Best Things To Do in Mérida, Mexico: Travel Tips & Info

The city of Mérida is often skipped and overlooked by visitors who make beelines straight to Yucatans’ many beaches and traveler centers. But what Mérida lacks in coastline, the city makes up for in culture, delicious Mayan cuisine, and some of the friendliest locals in all of Mexico. We think you’ll love visiting Mérida and hope this Mérida travel guide helps you get the most out of your trip to the city.

What we loved most about Mérida:

  • Delicious local & international cuisine (best Japanese food in Mexico)
  • Friendly locals
  • Beautiful colonial architecture & city parks

Why You Should Visit Mérida

We understand that Mérida lacks the name recognition of neighboring cities in the east, like Cacún and Playa del Carmen. Still, for those needing a break from the beaches and tourist crowds, Mérida offers plenty of reasons to visit.

Merida city sign in Mexico
Merida city sign

Mérida, Mexico Rated As “The Best” & “Safest” City

Did you know that Mérida ranked #3 on Condé Nast’s Best Small Cities In The World 2020 list? The city is also frequently considered Mexico’s safest city. And frankly, we have to agree! We loved every day of our 2-week stay in Mérida. With beautiful architecture, delicious cuisine, and perhaps the nicest people in all of Mexico, we think you’ll love it here, too!

The Most Wonderful and Nicest People

Throughout our 2-week stay in Mérida, we were constantly met with some of the friendliest and most hospitable locals in all our travels in Mexico. Sometimes, you can feel how oversaturated tourism is in certain cities just by how unfriendly the locals are. But not in Mérida. Locals here were welcoming and incredibly patient with our limited Spanish skills.

Top 10 Things To Do When Visiting Mérida

There is so much to do in the city that it can be hard to pare down the essential things to do and see in Mérida. But we compiled a list of our top 10 things to do in Mérida while you are here.

1. Mérida Free Walking Tour

The free walking tour is a great way to set your orientation and get a feel for any city when you first arrive. And taking the walking tour in Mérida is no exception. You’ll get the perfect introduction to all the major sites and important buildings in the center of Mérida.

We also recommend asking the tour guide for places to eat around town.

Tour Information:

  • Meeting Location: Merida Tourism Office
  • Meeting Time: 9:30 AM
  • Duration: 2-2.5 hours
  • Price: Free (a tip is appreciated, however)

2. Feast on Uniquely Yucatan-Style Tacos

Four Yucatan tacos
Tacos from Wayan’e in Merida

Food is one of the significant reasons to visit Mérida, and sampling the city’s unique tacos is a big reason for visiting the city. Head over to Wayan’e for breakfast or brunch to get your fill of some of the most delicious tacos Mérida has to offer.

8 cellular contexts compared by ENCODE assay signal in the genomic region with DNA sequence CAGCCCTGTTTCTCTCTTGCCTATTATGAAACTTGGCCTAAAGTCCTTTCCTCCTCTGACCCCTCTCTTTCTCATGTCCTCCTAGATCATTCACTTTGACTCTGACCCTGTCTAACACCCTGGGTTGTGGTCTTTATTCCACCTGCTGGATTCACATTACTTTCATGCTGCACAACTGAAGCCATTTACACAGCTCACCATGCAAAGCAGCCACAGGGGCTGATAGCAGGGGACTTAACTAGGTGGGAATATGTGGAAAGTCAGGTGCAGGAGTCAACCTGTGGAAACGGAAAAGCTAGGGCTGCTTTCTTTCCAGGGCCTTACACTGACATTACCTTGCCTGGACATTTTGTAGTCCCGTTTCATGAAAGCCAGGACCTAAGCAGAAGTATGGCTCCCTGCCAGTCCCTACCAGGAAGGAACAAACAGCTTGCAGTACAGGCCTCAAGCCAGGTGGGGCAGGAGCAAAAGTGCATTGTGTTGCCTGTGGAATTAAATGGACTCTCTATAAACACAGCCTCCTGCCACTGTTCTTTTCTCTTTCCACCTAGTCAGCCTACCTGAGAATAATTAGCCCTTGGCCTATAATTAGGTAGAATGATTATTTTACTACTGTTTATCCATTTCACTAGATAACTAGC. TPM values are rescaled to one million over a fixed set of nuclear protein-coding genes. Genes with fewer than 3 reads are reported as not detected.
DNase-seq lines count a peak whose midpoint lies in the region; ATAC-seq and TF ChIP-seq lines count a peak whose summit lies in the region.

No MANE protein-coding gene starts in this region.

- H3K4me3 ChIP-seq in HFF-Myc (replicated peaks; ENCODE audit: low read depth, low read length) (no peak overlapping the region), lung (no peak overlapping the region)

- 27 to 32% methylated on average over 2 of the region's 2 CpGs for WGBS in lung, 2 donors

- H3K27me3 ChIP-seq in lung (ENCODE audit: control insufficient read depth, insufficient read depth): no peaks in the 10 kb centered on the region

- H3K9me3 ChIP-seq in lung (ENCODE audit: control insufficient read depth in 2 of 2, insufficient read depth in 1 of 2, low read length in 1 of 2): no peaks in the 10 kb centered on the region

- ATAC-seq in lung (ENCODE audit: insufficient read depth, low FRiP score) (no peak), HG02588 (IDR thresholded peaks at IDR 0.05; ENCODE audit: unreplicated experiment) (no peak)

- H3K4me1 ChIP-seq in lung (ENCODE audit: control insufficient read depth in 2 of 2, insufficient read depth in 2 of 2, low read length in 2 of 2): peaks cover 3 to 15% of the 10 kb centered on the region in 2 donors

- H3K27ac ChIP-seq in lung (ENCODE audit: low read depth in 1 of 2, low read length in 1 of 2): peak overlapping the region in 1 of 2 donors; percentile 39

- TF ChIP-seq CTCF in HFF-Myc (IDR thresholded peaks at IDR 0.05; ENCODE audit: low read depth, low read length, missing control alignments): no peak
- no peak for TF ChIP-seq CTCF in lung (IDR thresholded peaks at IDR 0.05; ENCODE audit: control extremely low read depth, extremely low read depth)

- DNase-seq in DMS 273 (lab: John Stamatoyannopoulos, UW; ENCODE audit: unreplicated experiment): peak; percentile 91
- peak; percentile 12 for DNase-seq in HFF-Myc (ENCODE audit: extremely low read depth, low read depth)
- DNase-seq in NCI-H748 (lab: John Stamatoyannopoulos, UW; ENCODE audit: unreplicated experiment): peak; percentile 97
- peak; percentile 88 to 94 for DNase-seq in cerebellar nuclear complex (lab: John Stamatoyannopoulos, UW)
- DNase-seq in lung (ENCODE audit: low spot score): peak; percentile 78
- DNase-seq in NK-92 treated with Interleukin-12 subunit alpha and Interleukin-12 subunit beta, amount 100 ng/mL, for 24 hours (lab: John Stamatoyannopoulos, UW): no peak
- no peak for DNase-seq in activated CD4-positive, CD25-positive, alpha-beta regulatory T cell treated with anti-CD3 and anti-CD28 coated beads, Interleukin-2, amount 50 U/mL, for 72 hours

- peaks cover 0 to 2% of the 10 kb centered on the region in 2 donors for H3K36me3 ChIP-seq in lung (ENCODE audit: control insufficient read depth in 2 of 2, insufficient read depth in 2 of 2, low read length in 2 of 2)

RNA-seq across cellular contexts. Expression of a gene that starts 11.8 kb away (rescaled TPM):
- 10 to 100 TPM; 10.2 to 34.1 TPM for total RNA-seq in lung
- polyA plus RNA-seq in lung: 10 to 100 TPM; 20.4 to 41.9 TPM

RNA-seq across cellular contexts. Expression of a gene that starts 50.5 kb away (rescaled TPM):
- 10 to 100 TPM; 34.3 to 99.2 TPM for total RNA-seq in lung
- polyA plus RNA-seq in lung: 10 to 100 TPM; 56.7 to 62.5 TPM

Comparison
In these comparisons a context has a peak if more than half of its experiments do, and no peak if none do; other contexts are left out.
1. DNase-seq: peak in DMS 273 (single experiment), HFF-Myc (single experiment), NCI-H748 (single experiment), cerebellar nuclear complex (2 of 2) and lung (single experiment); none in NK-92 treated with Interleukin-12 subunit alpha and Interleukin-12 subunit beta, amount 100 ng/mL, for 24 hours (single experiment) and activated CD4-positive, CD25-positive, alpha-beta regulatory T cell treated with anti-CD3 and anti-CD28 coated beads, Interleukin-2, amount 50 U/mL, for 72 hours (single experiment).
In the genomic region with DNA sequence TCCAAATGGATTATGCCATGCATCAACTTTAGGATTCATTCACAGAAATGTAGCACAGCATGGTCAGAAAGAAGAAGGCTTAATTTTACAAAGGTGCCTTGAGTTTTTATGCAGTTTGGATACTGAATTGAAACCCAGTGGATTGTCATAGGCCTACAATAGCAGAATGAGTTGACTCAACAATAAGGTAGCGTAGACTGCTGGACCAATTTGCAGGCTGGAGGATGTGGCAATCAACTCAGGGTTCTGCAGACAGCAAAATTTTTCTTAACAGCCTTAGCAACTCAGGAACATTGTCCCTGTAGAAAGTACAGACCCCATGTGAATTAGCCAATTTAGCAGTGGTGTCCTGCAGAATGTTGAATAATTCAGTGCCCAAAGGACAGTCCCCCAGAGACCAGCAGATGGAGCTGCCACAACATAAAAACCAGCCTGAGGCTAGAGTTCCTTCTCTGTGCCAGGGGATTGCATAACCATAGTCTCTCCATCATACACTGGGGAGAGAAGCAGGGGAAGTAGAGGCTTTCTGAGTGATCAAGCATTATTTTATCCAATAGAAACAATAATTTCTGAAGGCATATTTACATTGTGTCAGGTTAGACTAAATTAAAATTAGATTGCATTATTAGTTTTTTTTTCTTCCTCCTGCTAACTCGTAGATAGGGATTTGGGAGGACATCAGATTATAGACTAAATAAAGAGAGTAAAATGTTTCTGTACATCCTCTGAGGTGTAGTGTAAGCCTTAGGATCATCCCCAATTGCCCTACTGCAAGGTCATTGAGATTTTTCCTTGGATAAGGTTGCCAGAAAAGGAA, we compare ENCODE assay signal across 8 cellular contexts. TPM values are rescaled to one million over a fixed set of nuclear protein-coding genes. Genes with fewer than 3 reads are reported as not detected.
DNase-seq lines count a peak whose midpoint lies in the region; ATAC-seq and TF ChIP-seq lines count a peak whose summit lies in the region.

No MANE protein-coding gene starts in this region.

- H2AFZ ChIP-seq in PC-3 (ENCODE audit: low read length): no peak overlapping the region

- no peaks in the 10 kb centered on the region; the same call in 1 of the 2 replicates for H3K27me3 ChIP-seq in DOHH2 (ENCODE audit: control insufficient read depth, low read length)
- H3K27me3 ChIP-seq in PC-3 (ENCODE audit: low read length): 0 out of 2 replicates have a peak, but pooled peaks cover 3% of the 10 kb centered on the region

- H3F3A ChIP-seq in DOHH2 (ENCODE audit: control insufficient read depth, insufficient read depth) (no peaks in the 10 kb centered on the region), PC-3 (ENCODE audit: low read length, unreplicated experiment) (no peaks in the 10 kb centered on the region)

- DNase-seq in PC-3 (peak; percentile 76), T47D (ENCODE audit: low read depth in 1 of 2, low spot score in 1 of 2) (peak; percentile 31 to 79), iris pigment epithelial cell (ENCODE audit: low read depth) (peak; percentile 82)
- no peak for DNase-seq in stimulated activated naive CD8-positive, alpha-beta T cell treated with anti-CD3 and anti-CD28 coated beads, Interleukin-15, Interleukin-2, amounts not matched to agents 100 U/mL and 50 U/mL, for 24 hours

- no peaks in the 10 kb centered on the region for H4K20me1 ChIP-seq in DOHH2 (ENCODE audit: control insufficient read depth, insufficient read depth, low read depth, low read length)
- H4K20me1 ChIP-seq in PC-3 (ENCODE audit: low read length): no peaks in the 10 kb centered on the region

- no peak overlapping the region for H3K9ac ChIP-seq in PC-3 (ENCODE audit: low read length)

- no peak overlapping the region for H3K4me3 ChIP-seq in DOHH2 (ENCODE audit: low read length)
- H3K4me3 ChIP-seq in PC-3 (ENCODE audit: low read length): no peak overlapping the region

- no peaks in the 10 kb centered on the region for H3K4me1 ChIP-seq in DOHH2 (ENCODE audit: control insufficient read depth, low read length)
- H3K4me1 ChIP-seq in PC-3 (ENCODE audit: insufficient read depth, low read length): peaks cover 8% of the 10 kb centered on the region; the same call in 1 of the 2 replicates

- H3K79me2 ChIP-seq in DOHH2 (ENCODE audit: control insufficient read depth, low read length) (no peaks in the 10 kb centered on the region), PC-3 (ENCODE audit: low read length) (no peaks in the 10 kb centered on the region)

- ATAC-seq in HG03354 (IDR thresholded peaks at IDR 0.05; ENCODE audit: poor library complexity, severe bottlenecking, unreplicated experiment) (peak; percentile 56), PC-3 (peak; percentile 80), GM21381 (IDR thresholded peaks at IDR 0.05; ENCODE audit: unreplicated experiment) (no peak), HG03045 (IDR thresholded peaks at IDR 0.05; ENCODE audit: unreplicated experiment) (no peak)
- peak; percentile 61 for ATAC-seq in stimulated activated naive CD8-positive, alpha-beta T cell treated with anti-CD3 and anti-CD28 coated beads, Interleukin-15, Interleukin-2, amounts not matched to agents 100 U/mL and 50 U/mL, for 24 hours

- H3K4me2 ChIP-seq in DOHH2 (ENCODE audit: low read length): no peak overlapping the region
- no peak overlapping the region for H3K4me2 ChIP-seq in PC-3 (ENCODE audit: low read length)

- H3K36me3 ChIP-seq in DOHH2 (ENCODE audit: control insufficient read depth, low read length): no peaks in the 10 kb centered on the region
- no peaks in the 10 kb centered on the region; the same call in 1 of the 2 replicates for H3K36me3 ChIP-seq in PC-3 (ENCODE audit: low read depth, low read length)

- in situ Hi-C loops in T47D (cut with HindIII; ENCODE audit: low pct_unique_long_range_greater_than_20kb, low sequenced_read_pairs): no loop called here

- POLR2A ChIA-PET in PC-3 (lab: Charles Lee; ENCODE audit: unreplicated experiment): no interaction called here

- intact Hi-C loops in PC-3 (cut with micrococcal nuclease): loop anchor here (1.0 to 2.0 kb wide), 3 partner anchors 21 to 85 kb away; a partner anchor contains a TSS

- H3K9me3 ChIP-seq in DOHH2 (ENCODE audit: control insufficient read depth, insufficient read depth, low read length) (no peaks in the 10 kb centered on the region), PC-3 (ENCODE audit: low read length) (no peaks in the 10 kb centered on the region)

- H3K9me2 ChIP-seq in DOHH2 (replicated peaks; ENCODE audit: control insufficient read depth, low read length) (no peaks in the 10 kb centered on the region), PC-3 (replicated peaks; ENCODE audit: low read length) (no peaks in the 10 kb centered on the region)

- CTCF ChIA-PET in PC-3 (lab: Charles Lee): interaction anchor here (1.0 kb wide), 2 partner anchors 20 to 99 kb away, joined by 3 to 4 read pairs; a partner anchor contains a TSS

The menu offers a selection of 15+ uniquely Yucatan-style tacos. Order your tacos one at a time until you’re full!

3. Walk the Paseo De Montejo to the La Patria Monument

Backside of El Monumenta La Patria in Merida, Mexico
The backside of El Monumenta La Patria in Merida, Mexico

Strolling along the tree-lined Paseo de Montejo makes for a peaceful, stress-free afternoon. Here, you can witness some of Mérida’s grandest colonial buildings in the city and relax in one of several chic cafes.

At the end of this grand avenue is “El Monumento A La Patria,” a giant stone structure that took 12 years to complete. The monument comprises 31 columns representing the 28 Mexican states, two territories, and the capital federal district.

4. Visit Mérida’s Many Museums

Modern-Museum-in-Merida

Mérida is one of the best cities for art lovers. There are varieties of galleries and museums where you can enjoy learning from ancient Mayan to modern Mexican art.

Mayan World Museum of Mérida: This striking, modern Mayan cultural museum with many art, handicrafts & history exhibits.

Museo Fernando García Ponce: Beautiful, tranquil museum in center of Merida. The entrance is free of charge for everyone, and it is an excellent place to be away from crowds after being tired of walking in the town.

Anthropology and History Museum: The museum, with stunning colonial-style architecture, traces the city through history, from its colonial Spanish plazas to the modern bustling streets of today. It’s a great option to visit here after or before seeing Merida’s landmark monument, “El Monumento A La Patria.”

5. Al-Fresco Streetside Dining

Merida_Local neighborhood

Summers can get uncomfortably hot when visiting Mérida, so it’s no surprise that much of the city comes to life in the evenings. As the day starts to cool off, street stalls set out their chairs and tables, hoping to lure those passing by for an impromptu meal.

We’ve found many of these informal food stalls to serve delicious local delicacies, such as Rellenos Negros, Salbutes, Panuchos, and Tamales Colorados. And for us, the al-fresco dining environment is just as good as the food.

For the perfect outdoor atmosphere, head to the La Ermita neighborhood and sit at the Taqueria Amecer.

6. Get Lost in Mercado San Benito

Lively local market in Merida
Source: Opinion De Yucatan

Everything you want to buy can be purchased in this gigantic local market. From fresh fruits and vegetables to spices, household products, and delicious street food, it’s all here at the Mercado San Benito.

Even if there’s nothing you’d like to buy, simply wandering the endless aisles of stores and products is an experience. The sights, the sounds, and the smells; experience the life of a local here.

7. Visit the Palacio De Gobierno

Palacio del gobernador merida
Source: Trip Advisor

Some of the best things to do in Mérida are free to visit, and the Palacio de Gobierno is one of the best examples.

Walk inside, and you’ll find yourself surrounded by beautiful murals and pictures depicting the history of Yucatán and Mérida. The building itself is a grand example of colonial-era architecture from the 19th century.